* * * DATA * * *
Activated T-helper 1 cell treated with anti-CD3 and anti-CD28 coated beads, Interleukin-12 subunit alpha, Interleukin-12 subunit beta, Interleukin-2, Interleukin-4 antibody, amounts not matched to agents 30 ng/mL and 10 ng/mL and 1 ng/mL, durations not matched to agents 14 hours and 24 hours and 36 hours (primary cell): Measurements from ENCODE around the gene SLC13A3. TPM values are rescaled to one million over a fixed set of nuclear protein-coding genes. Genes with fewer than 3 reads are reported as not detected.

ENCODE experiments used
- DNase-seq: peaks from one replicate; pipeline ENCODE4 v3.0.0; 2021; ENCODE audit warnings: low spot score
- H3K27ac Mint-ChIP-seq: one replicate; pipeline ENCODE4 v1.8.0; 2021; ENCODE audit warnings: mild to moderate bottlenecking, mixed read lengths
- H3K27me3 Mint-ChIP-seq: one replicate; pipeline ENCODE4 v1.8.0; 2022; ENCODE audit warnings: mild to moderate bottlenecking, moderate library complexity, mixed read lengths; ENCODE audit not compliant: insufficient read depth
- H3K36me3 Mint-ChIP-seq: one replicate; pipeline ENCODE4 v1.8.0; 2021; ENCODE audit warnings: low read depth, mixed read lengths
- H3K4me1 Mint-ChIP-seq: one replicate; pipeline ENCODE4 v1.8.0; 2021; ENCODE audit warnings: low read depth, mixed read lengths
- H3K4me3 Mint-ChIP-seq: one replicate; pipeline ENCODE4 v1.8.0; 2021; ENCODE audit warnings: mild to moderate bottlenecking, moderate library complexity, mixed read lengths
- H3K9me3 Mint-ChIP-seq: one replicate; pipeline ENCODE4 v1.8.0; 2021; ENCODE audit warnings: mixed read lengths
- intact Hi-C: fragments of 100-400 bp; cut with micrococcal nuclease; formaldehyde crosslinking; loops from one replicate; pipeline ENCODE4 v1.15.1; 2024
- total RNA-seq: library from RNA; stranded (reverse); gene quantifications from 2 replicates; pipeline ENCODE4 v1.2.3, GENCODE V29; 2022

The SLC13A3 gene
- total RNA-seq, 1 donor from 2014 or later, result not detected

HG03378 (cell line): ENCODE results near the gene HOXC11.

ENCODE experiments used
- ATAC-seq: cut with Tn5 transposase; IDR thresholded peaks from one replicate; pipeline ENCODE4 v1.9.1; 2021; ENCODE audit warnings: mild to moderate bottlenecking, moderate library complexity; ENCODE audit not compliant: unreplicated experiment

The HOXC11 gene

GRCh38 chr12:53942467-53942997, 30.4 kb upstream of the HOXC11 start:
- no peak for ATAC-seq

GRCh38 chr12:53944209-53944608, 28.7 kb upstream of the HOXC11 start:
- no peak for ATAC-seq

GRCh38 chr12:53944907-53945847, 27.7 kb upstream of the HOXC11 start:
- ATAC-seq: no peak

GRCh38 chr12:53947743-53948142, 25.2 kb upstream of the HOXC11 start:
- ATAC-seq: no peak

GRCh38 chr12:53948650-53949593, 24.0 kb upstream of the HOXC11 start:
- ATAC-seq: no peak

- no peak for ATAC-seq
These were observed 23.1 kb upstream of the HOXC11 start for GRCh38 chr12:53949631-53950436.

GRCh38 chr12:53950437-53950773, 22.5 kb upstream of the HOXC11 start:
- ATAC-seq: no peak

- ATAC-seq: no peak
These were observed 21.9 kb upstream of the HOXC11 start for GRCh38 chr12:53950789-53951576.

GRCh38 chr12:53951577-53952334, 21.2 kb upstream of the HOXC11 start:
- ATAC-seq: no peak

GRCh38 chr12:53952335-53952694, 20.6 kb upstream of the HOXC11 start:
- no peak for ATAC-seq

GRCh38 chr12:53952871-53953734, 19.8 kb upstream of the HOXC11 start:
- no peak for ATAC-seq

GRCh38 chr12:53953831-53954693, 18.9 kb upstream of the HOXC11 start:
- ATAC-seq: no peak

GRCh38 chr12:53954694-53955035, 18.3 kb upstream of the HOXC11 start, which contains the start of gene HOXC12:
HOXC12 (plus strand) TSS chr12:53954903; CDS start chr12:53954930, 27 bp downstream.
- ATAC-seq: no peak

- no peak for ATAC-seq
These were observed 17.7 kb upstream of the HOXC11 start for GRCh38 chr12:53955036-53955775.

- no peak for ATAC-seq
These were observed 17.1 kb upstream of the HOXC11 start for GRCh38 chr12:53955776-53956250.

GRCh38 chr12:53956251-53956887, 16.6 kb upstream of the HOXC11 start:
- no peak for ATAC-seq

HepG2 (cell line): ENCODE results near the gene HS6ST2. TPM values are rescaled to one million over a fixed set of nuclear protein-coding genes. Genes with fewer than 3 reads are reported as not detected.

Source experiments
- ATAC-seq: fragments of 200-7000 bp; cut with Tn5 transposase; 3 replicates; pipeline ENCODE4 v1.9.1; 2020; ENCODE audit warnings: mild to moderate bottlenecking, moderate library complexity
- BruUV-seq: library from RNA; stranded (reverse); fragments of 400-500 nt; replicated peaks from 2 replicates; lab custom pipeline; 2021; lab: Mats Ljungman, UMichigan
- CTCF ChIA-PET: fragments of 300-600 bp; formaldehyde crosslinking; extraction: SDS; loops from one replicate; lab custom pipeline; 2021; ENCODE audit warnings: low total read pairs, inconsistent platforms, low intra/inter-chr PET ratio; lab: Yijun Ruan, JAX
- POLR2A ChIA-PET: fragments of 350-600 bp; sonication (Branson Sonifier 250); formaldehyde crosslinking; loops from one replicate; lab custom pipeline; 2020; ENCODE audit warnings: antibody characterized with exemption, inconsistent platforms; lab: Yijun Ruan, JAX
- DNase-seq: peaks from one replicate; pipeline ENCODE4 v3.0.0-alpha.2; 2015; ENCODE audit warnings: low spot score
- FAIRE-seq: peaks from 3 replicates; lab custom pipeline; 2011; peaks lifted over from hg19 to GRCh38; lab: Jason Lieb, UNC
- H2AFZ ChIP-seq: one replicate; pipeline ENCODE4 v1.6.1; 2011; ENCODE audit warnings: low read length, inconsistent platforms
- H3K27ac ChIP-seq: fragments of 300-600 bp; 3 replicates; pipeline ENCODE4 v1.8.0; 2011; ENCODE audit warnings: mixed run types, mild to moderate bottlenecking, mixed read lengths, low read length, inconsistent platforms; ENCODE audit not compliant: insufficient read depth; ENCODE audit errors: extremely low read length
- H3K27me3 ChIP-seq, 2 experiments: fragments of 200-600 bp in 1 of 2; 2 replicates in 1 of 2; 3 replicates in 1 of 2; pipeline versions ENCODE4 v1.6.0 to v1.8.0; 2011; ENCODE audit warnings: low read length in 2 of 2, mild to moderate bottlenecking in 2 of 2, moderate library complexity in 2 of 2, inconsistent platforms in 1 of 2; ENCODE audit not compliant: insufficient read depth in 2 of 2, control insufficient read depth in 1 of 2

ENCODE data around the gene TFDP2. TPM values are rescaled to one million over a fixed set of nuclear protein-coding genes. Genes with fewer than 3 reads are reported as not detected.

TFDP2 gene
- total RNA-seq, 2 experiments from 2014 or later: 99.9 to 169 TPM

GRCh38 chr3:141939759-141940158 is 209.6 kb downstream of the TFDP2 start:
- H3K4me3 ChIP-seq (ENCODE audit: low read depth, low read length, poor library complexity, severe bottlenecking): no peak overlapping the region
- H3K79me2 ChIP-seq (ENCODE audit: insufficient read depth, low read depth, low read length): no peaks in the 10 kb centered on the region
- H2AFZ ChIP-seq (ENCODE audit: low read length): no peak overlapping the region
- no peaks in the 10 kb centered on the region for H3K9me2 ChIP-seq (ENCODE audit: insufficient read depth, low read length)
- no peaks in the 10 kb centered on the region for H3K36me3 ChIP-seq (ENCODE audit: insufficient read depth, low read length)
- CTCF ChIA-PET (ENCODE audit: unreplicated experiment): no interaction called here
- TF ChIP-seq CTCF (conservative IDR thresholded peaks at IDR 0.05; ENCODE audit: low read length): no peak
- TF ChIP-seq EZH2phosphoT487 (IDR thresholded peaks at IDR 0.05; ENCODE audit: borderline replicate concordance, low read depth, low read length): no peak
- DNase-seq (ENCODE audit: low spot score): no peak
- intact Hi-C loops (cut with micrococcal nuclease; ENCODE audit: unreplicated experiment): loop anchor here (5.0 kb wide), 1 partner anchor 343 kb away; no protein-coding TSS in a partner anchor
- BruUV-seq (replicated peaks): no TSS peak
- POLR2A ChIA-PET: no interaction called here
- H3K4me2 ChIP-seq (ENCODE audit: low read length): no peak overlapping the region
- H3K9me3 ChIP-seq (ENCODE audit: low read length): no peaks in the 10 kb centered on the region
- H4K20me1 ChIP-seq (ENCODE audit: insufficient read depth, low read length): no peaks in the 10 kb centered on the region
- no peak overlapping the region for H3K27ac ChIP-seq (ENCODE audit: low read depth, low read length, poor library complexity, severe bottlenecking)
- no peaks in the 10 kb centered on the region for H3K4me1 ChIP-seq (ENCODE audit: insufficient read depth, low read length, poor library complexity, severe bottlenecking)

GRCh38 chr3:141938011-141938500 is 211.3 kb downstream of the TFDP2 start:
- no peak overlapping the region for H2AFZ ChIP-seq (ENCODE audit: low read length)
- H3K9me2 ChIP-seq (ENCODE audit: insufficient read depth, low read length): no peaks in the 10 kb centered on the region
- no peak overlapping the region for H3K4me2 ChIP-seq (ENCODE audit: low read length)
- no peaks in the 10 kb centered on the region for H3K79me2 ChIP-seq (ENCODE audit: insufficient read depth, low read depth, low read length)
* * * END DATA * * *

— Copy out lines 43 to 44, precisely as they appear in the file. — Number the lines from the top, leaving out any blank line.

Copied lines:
HOXC12 (plus strand) TSS chr12:53954903; CDS start chr12:53954930, 27 bp downstream.
- ATAC-seq: no peak